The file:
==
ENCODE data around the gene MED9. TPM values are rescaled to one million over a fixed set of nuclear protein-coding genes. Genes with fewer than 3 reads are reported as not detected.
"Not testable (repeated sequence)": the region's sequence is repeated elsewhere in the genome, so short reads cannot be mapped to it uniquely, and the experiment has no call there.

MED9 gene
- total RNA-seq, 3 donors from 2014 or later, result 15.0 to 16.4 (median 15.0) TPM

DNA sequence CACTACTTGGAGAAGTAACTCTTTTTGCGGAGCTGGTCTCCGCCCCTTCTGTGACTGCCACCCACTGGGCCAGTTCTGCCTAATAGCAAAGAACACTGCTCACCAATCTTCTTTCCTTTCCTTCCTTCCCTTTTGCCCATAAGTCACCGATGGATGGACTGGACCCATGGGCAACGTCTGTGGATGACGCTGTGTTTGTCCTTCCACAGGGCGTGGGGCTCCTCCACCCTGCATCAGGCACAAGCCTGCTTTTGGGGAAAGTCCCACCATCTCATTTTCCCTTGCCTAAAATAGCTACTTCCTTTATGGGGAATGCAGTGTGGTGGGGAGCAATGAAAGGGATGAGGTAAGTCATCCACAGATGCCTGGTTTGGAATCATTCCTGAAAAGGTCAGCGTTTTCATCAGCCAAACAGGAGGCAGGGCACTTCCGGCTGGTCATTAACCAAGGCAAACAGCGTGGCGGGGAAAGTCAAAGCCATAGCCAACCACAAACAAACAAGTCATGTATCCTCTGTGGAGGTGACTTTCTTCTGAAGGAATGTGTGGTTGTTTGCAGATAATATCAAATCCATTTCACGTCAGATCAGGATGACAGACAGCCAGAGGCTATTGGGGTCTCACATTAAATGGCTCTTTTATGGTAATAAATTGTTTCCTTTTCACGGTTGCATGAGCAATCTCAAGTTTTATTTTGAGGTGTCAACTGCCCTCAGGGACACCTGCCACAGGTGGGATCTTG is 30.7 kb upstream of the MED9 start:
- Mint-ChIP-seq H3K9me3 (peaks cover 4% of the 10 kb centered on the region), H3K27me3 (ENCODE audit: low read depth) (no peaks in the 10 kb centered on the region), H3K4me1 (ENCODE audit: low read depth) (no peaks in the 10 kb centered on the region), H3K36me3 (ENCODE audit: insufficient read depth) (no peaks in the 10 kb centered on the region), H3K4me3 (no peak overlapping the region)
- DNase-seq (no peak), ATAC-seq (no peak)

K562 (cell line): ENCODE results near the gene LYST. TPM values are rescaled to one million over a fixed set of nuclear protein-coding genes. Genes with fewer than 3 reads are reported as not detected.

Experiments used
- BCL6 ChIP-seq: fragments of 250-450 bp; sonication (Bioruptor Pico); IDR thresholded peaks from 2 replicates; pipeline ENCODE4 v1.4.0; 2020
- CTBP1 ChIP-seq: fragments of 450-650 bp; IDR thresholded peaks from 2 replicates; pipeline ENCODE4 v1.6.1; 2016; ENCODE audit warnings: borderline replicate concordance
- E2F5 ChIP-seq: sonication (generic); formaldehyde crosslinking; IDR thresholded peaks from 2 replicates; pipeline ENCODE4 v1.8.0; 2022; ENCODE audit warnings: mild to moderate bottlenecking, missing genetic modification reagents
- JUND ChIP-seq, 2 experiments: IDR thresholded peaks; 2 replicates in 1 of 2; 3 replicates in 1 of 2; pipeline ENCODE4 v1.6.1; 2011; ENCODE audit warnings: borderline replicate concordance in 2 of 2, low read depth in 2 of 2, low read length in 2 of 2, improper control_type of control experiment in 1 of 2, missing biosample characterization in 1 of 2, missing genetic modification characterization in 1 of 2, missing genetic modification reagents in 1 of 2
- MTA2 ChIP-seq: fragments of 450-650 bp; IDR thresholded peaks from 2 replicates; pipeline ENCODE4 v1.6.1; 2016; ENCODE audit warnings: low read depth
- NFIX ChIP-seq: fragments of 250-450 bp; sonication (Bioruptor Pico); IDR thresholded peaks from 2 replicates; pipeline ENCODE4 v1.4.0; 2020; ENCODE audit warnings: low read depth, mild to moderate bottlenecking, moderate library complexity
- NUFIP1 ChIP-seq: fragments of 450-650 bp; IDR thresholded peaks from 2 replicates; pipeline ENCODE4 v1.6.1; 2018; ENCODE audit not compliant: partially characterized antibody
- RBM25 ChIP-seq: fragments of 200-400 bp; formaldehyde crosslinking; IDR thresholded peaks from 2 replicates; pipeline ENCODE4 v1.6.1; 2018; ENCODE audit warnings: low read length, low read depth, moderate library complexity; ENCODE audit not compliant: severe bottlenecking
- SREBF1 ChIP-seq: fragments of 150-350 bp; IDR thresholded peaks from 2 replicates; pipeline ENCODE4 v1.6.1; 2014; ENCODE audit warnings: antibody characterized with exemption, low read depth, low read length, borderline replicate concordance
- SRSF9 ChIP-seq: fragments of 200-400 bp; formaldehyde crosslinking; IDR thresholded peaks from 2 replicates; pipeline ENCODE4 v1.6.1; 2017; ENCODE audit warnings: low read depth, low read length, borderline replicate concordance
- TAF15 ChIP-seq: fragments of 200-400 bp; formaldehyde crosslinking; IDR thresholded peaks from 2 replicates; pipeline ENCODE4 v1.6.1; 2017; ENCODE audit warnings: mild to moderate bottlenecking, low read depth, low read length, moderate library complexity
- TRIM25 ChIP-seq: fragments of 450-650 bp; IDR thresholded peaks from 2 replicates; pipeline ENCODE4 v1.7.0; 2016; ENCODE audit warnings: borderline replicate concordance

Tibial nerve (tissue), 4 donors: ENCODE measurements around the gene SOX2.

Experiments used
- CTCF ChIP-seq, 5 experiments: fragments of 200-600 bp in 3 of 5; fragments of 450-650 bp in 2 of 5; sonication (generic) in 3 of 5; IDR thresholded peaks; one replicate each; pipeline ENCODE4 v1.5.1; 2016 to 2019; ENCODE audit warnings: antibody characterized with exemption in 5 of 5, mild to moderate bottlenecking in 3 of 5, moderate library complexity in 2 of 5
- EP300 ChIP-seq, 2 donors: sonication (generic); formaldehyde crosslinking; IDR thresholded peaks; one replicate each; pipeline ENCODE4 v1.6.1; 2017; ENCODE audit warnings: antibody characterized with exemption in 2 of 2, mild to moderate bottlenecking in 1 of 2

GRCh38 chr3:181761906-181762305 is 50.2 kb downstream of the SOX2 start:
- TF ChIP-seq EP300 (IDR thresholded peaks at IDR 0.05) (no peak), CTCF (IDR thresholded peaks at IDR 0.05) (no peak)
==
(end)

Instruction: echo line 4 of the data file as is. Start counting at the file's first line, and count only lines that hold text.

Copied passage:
- total RNA-seq, 3 donors from 2014 or later, result 15.0 to 16.4 (median 15.0) TPM